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Time Stretching - Not so different

fourstones
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permalink   Thu, Oct 30, 2008 @ 11:41 AM
Can you hear the difference between the time stretching algorithms used in say ACID vs. FL Studio vs. Ableton? Really? Because it turns out they (and about 20 other DAWs) are all using the same one.

Or at least they license the same one.

I should mention that just because someone (like Sony) licenses some software (like elastique) doesn’t mean they actually use it. Even if they do, many of these DAWs have multiple stretching algorithms available per clip/sample and without further investigation it’s impossible to tell which setting triggers elastique vs. some other stretching software they’ve licensed or written.

Still, you’re not crazy if you think stretching algorithms stalled about ACID 2.0.
spinmeister
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permalink   Thu, Oct 30, 2008 @ 1:34 PM
I think quite a bit has happened in time stretching over the last few years.

I can mostly speak from experience with Cubase (from 5.1 VST through the SX series to the current Cubase 4) and from using a few other pieces of software including Celemony Melodyne and Antares Auto-tune.


In Cubase for example, lately there are different types of algorithms available, typically falling into 3 different categories:

A - optimized for speed (low CPU processing power required); these algorithms are typically very good for quick previewing and real-time processing, but of rather low quality for material that’s typically difficult to stretch (vocals, polyphonic materials, full mixes). These may not have changed that much over the last few years. It is this category that may have experienced little change since ACID 2.0


B - good enough for much solo ( non polyphonic materials) - these algorithms tend to be of a bit more medium quality. On modern fast machines some of these can be used real-time. Often Good enough for much non-polyphonic material.

C - highest quality and more serious CPU consumption. Typically can’t be applied in real-time even on rather fast modern machines. But some impressive results can be achieved even on complex polyphonic material. In this category, I know the MPEX algorithms have improved significantly over the years (at least to my ears!)

And then there’s the stuff that’s highly optimized for vocals like Celemony Melodyne and Antares Autotune which can achieve some pretty astounding results with vocals (and some other stuff, too) both of those can do serious time stretching work, too.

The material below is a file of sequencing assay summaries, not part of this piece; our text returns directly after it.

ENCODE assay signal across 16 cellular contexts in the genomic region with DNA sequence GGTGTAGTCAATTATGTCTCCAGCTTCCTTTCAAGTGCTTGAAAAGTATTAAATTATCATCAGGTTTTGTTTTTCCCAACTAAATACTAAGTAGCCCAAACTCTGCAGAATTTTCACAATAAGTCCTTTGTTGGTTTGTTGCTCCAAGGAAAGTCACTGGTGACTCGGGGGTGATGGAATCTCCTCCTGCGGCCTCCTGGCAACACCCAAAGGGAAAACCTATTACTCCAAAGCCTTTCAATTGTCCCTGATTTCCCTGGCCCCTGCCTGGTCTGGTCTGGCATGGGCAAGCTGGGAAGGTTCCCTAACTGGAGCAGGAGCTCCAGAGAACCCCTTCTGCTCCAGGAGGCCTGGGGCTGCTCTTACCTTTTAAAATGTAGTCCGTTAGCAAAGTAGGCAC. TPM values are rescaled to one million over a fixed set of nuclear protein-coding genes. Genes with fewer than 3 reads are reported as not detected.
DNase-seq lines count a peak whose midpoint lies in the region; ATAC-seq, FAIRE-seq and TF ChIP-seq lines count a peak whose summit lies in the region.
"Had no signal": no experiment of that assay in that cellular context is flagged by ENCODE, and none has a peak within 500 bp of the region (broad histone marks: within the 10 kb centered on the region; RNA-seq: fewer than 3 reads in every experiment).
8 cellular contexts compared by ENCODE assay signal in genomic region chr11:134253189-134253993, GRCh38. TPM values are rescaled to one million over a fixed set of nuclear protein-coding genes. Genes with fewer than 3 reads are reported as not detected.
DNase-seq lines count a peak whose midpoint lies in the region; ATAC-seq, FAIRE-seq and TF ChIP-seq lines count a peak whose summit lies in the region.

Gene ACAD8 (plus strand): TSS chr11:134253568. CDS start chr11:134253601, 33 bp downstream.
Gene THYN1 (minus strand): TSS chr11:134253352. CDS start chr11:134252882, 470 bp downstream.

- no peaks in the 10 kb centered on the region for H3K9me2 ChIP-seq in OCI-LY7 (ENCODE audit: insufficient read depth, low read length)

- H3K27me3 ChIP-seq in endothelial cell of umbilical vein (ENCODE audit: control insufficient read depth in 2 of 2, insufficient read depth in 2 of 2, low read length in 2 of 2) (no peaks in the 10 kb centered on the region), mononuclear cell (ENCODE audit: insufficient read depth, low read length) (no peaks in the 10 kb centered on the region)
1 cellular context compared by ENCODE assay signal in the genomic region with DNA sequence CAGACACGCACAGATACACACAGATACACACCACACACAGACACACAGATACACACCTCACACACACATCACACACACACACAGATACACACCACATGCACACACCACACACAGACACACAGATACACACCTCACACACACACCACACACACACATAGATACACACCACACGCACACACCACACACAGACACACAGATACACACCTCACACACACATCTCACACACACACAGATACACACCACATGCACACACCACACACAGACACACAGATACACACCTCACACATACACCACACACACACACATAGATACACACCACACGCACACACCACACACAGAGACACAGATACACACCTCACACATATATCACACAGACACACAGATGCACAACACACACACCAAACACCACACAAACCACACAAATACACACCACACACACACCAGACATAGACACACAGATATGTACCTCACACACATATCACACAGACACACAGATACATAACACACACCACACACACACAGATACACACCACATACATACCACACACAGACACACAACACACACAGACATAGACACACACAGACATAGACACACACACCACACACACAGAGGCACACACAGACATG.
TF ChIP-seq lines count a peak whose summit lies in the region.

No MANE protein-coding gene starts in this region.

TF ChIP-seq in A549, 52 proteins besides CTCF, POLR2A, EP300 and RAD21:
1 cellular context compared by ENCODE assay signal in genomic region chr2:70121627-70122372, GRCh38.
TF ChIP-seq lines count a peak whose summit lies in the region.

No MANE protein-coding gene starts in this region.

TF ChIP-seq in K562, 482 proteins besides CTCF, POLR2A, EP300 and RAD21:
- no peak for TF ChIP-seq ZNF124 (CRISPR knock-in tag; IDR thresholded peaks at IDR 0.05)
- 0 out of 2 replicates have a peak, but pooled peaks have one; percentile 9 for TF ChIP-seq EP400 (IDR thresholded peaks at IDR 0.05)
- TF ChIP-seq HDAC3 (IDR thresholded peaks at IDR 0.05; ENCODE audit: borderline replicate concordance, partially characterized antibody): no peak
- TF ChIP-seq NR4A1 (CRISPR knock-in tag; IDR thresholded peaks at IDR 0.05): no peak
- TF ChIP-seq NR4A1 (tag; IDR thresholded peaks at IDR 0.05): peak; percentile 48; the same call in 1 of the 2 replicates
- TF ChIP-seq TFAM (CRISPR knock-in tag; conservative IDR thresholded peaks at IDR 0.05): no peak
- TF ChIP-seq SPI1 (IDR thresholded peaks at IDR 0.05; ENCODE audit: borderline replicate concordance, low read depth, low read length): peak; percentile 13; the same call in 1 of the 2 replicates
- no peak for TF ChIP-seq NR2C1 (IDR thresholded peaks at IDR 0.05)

Finally, I want to give a special mention to Paul’s Extreme Sound Stretch, a standalone free piece of software, which can do some pretty amazing extreme stretches as showcased by synthetic1. I think it’s Windows only, but the source code is open source.
 
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permalink   essesq Thu, Oct 30, 2008 @ 2:42 PM
I too have used Paul’s Extreme sound stretch elsewhere and even here. It yields some pretty neat results. And the shout out definitely goes to Synthetic for starting the time stretching mania what seems like a million years ago :-).

As for the rest of that posting above, I’ll leave that for you gear heads to translate :-).
 
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permalink   Subliminal Thu, Oct 30, 2008 @ 11:40 PM
Quote: essesqI too have used Paul’s Extreme sound stretch elsewhere and even here. It yields some pretty neat results. And the shout out definitely goes to Synthetic for starting the time stretching mania what seems like a million years ago :-).

I guess you mean here. ;-) (I am going to check it out this evening.)

Anyway, another satisfied user of Paul’s Extreme Sound Stretch Tool. I used it a couple of times and have used it on a flute solo in a piece I (and hopefully FB) am working on at the moment. I don’t know if it was Synthetic who inspired me to check it out or someone who in turn was influenced by Synthetic. A great tool that does not work on every source (as I experienced last night), but that is probably a good thing, because then it would be too easy.
 
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permalink   fourstones Thu, Oct 30, 2008 @ 11:57 PM
great summary (!)

still, I wonder how many actual different pieces of code are doing this. iow, I figured there are shared algorithms (there really are only so many known mathematical formulas in signal processing that apply to the problem) but I didn’t realize that all those apps were actually running the exact same code in so many cases.

It’s sort of like when I discovered that all the audio interfaces out there were all licensing one of three A/D converters in the commercial audio world (sorry no link ready so feel free to call BS)